According to Mr Anatram Balram, General Manager (ag) of the Guyana Gold Board, “It is the policy of the Ministry of Natural Resources and the Environment and all relevant agencies to report accurate and responsible information for public consumption” (‘The Minister of Natural Resources will only make pronouncements…‘ SN, January 9).
However, the Gold Board has submitted little of substance in connection with licensing and gold exporting, and readers are expected to accept Mr Balram’s bland statements that, “The Guyana Gold Board has not issued any licence or given any permission to any individual(s) or businesses to export gold to Curaçao in 2012”; and that they have “not received any reports of any lost or missing gold output from any of the local licensed gold dealers/exporters.”
The Gold Board then went on to take shelter under a smokescreen: “It would be reckless and irresponsible for the Minister or any agency to make any announcement on the basis of rumour and speculation”; and the “…Guyana Gold Board will not use information which is erratic in its decisions on this matter and which can adversely impact the local gold industry.”
Illegal gold production and smuggling are not ‘rumour’ and ‘speculation,’ and it continues to remain a major problem facing the country which requires urgent attention. But the government and its agencies continue to show a lack of concern about the issue. The Gold Board should be a provider of information to meet the need for public transparency and accountability. To claim it will not use “erratic” information is a red herring in an attempt to evade the real issues.
How long will the Guyana government continue to avoid the problem? “In 2011, Guyana registered less than 6,000 kilos of gold from their mines, considerably less than the nearly 19,000 kilos registered in Suriname over the same period. The Guyanese authorities believe that they see only one-third of their actual gold production due to smuggling” (SN, July 17, 2012).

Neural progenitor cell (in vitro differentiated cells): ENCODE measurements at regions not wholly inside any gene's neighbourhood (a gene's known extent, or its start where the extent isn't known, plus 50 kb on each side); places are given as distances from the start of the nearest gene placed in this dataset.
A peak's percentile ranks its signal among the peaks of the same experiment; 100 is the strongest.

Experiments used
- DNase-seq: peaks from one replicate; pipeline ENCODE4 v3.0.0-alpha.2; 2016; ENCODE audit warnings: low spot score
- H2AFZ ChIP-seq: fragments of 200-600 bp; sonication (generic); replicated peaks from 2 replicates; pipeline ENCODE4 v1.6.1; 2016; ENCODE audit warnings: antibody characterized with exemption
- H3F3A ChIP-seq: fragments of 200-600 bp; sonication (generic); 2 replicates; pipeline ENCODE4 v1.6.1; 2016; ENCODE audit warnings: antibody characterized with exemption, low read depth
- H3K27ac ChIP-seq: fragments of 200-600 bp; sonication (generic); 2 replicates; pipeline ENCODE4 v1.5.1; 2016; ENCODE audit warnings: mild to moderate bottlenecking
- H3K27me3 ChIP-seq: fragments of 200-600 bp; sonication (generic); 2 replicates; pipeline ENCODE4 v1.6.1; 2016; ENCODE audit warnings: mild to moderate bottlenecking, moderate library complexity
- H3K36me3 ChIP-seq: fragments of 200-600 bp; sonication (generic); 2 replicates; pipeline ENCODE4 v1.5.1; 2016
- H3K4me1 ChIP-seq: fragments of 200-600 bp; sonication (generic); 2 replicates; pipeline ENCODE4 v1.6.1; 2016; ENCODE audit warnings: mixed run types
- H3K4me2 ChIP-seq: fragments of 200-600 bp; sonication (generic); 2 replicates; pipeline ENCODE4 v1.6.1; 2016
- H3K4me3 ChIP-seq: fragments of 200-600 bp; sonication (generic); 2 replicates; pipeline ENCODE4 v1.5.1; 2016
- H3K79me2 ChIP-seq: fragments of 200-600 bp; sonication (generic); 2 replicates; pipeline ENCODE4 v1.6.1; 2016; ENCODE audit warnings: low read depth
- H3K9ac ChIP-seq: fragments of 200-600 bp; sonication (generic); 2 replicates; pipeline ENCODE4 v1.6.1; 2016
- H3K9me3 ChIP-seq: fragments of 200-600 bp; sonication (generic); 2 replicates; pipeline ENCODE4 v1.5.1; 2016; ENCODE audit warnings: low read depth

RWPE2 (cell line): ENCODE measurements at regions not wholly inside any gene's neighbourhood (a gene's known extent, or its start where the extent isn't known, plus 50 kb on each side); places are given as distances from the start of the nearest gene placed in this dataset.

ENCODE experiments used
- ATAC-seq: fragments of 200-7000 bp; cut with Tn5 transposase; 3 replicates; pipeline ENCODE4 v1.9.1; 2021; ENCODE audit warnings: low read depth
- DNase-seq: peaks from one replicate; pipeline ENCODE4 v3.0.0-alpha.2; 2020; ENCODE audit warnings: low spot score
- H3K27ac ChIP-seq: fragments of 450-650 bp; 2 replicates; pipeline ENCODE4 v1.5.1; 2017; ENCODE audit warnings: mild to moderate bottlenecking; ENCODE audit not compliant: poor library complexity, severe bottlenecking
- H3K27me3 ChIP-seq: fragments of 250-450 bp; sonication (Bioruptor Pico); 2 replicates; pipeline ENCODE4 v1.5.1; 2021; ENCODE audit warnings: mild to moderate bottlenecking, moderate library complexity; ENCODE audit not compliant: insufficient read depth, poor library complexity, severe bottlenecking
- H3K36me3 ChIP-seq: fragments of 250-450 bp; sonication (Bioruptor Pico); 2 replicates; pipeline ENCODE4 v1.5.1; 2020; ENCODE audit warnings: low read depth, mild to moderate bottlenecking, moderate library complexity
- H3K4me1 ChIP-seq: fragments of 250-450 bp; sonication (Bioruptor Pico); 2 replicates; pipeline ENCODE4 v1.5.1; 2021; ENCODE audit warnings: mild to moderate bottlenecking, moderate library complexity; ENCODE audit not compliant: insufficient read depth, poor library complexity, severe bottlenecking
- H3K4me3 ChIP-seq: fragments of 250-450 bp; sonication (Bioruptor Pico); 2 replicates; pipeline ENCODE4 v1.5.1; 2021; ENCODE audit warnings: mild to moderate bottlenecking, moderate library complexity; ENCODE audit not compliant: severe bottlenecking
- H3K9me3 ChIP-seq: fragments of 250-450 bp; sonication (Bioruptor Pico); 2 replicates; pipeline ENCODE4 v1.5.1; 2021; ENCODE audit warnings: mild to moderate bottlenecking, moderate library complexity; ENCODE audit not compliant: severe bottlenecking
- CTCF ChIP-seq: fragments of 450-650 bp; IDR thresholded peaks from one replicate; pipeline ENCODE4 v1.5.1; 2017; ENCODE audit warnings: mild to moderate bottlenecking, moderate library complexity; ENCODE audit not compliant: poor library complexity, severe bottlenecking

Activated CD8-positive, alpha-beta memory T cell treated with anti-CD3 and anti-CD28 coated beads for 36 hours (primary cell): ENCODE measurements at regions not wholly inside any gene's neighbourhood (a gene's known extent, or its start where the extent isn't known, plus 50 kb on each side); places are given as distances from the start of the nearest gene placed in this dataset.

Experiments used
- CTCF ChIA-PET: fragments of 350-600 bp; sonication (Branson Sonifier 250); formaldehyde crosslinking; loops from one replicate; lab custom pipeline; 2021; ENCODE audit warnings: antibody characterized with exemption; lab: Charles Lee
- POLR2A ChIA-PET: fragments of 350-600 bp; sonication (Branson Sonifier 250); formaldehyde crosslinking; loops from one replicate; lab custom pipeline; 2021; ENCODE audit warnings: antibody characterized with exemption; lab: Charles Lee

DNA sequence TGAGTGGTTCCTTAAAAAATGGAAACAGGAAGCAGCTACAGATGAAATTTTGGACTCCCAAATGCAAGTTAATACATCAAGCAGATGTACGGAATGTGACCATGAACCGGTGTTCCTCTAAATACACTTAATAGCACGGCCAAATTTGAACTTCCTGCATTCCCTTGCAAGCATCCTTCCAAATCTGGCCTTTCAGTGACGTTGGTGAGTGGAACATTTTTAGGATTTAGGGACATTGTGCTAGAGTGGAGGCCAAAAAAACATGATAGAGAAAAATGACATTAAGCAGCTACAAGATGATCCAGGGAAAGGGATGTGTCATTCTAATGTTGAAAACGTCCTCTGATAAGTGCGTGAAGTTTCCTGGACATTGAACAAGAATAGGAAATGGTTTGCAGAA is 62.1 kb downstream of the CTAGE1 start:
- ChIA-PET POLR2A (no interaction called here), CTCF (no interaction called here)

The people continue to suffer enormously due to undeclared gold production in the country and this does in addition cause much loss in revenue. The recent Curaçao gold heist should have triggered the red alert and set alarm bells ringing for the agencies to step up security measures and to close up all the loopholes to smuggling.
The discrepancies between declared and undeclared gold production are far too wide to allow for smug complacency. At this time the public is still awaiting the outcome on whether there have been any meaningful investigations.
Then there is the continued use of mercury in gold extraction and the risk of mercury pollution and contamination. When will the authorities let the public know how much elemental mercury is being imported annually into the country and, what steps are being taken in relation to the control, use and, prevention of the risk of mercury poisoning to the country’s water resources.
The US has now taken steps to ban mercury exports to Guyana. The Guyana government should now inform the public of what it is doing about not leaving them exposed to the risk of mercury poisoning.